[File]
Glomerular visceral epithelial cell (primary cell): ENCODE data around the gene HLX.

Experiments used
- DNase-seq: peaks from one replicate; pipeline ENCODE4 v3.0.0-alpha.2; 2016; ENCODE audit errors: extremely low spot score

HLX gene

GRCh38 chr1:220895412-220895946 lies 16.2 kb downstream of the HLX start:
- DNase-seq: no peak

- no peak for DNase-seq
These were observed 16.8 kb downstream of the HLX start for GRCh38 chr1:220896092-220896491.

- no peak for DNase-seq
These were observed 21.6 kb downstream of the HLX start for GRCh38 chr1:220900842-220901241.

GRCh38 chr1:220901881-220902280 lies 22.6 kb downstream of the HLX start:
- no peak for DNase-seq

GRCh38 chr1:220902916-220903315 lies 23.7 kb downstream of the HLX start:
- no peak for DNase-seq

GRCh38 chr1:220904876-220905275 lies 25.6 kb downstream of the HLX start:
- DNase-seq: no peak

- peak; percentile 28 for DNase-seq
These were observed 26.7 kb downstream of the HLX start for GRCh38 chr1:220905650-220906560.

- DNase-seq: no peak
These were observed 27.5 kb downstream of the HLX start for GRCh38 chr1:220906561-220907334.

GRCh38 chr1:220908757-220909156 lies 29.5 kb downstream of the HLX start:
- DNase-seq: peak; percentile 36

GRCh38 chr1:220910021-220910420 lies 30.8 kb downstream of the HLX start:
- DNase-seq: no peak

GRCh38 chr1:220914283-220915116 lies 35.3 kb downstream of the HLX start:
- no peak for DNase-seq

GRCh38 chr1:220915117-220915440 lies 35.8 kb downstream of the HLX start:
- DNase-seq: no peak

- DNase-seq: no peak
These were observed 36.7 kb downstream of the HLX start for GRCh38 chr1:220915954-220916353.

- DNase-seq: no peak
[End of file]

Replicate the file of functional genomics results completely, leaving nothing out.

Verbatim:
Glomerular visceral epithelial cell (primary cell): ENCODE data around the gene HLX.

Experiments used
- DNase-seq: peaks from one replicate; pipeline ENCODE4 v3.0.0-alpha.2; 2016; ENCODE audit errors: extremely low spot score

HLX gene

GRCh38 chr1:220895412-220895946 lies 16.2 kb downstream of the HLX start:
- DNase-seq: no peak

- no peak for DNase-seq
These were observed 16.8 kb downstream of the HLX start for GRCh38 chr1:220896092-220896491.

- no peak for DNase-seq
These were observed 21.6 kb downstream of the HLX start for GRCh38 chr1:220900842-220901241.

GRCh38 chr1:220901881-220902280 lies 22.6 kb downstream of the HLX start:
- no peak for DNase-seq

GRCh38 chr1:220902916-220903315 lies 23.7 kb downstream of the HLX start:
- no peak for DNase-seq

GRCh38 chr1:220904876-220905275 lies 25.6 kb downstream of the HLX start:
- DNase-seq: no peak

- peak; percentile 28 for DNase-seq
These were observed 26.7 kb downstream of the HLX start for GRCh38 chr1:220905650-220906560.

- DNase-seq: no peak
These were observed 27.5 kb downstream of the HLX start for GRCh38 chr1:220906561-220907334.

GRCh38 chr1:220908757-220909156 lies 29.5 kb downstream of the HLX start:
- DNase-seq: peak; percentile 36

GRCh38 chr1:220910021-220910420 lies 30.8 kb downstream of the HLX start:
- DNase-seq: no peak

GRCh38 chr1:220914283-220915116 lies 35.3 kb downstream of the HLX start:
- no peak for DNase-seq

GRCh38 chr1:220915117-220915440 lies 35.8 kb downstream of the HLX start:
- DNase-seq: no peak

- DNase-seq: no peak
These were observed 36.7 kb downstream of the HLX start for GRCh38 chr1:220915954-220916353.

- DNase-seq: no peak